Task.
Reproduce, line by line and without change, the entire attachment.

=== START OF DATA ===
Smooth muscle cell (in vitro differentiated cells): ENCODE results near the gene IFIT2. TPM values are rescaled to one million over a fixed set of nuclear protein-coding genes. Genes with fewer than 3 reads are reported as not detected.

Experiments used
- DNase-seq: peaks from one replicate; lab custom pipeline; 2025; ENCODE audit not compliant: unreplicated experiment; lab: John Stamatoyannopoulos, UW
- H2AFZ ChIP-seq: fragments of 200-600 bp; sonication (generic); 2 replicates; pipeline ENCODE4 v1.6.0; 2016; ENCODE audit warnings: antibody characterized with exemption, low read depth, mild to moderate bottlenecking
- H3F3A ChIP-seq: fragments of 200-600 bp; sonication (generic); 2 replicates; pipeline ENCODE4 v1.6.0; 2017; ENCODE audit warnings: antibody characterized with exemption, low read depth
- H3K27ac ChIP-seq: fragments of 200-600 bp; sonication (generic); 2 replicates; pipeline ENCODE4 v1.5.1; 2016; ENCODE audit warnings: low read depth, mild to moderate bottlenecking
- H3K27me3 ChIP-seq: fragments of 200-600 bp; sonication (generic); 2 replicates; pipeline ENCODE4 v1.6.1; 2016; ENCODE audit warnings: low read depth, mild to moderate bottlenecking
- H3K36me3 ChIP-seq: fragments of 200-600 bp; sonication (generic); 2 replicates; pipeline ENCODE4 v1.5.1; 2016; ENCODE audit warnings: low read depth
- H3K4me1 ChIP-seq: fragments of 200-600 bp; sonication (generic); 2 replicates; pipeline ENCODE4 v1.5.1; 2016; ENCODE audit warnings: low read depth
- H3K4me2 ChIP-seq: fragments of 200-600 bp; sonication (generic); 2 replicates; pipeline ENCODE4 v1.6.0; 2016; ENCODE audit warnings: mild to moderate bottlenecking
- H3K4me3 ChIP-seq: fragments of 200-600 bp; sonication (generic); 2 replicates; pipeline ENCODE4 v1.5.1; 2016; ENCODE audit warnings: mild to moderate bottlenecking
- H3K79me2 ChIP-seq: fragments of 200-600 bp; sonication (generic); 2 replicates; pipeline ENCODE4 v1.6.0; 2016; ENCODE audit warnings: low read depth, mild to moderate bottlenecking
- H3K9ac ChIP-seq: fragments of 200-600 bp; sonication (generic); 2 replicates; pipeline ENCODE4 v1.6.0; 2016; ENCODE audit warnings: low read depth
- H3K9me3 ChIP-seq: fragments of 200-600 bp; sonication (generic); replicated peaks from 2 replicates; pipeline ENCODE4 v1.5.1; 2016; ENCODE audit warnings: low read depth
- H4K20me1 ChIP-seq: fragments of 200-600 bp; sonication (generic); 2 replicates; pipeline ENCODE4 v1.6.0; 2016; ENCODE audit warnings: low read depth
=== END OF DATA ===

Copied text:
Smooth muscle cell (in vitro differentiated cells): ENCODE results near the gene IFIT2. TPM values are rescaled to one million over a fixed set of nuclear protein-coding genes. Genes with fewer than 3 reads are reported as not detected.

Experiments used
- DNase-seq: peaks from one replicate; lab custom pipeline; 2025; ENCODE audit not compliant: unreplicated experiment; lab: John Stamatoyannopoulos, UW
- H2AFZ ChIP-seq: fragments of 200-600 bp; sonication (generic); 2 replicates; pipeline ENCODE4 v1.6.0; 2016; ENCODE audit warnings: antibody characterized with exemption, low read depth, mild to moderate bottlenecking
- H3F3A ChIP-seq: fragments of 200-600 bp; sonication (generic); 2 replicates; pipeline ENCODE4 v1.6.0; 2017; ENCODE audit warnings: antibody characterized with exemption, low read depth
- H3K27ac ChIP-seq: fragments of 200-600 bp; sonication (generic); 2 replicates; pipeline ENCODE4 v1.5.1; 2016; ENCODE audit warnings: low read depth, mild to moderate bottlenecking
- H3K27me3 ChIP-seq: fragments of 200-600 bp; sonication (generic); 2 replicates; pipeline ENCODE4 v1.6.1; 2016; ENCODE audit warnings: low read depth, mild to moderate bottlenecking
- H3K36me3 ChIP-seq: fragments of 200-600 bp; sonication (generic); 2 replicates; pipeline ENCODE4 v1.5.1; 2016; ENCODE audit warnings: low read depth
- H3K4me1 ChIP-seq: fragments of 200-600 bp; sonication (generic); 2 replicates; pipeline ENCODE4 v1.5.1; 2016; ENCODE audit warnings: low read depth
- H3K4me2 ChIP-seq: fragments of 200-600 bp; sonication (generic); 2 replicates; pipeline ENCODE4 v1.6.0; 2016; ENCODE audit warnings: mild to moderate bottlenecking
- H3K4me3 ChIP-seq: fragments of 200-600 bp; sonication (generic); 2 replicates; pipeline ENCODE4 v1.5.1; 2016; ENCODE audit warnings: mild to moderate bottlenecking
- H3K79me2 ChIP-seq: fragments of 200-600 bp; sonication (generic); 2 replicates; pipeline ENCODE4 v1.6.0; 2016; ENCODE audit warnings: low read depth, mild to moderate bottlenecking
- H3K9ac ChIP-seq: fragments of 200-600 bp; sonication (generic); 2 replicates; pipeline ENCODE4 v1.6.0; 2016; ENCODE audit warnings: low read depth
- H3K9me3 ChIP-seq: fragments of 200-600 bp; sonication (generic); replicated peaks from 2 replicates; pipeline ENCODE4 v1.5.1; 2016; ENCODE audit warnings: low read depth
- H4K20me1 ChIP-seq: fragments of 200-600 bp; sonication (generic); 2 replicates; pipeline ENCODE4 v1.6.0; 2016; ENCODE audit warnings: low read depth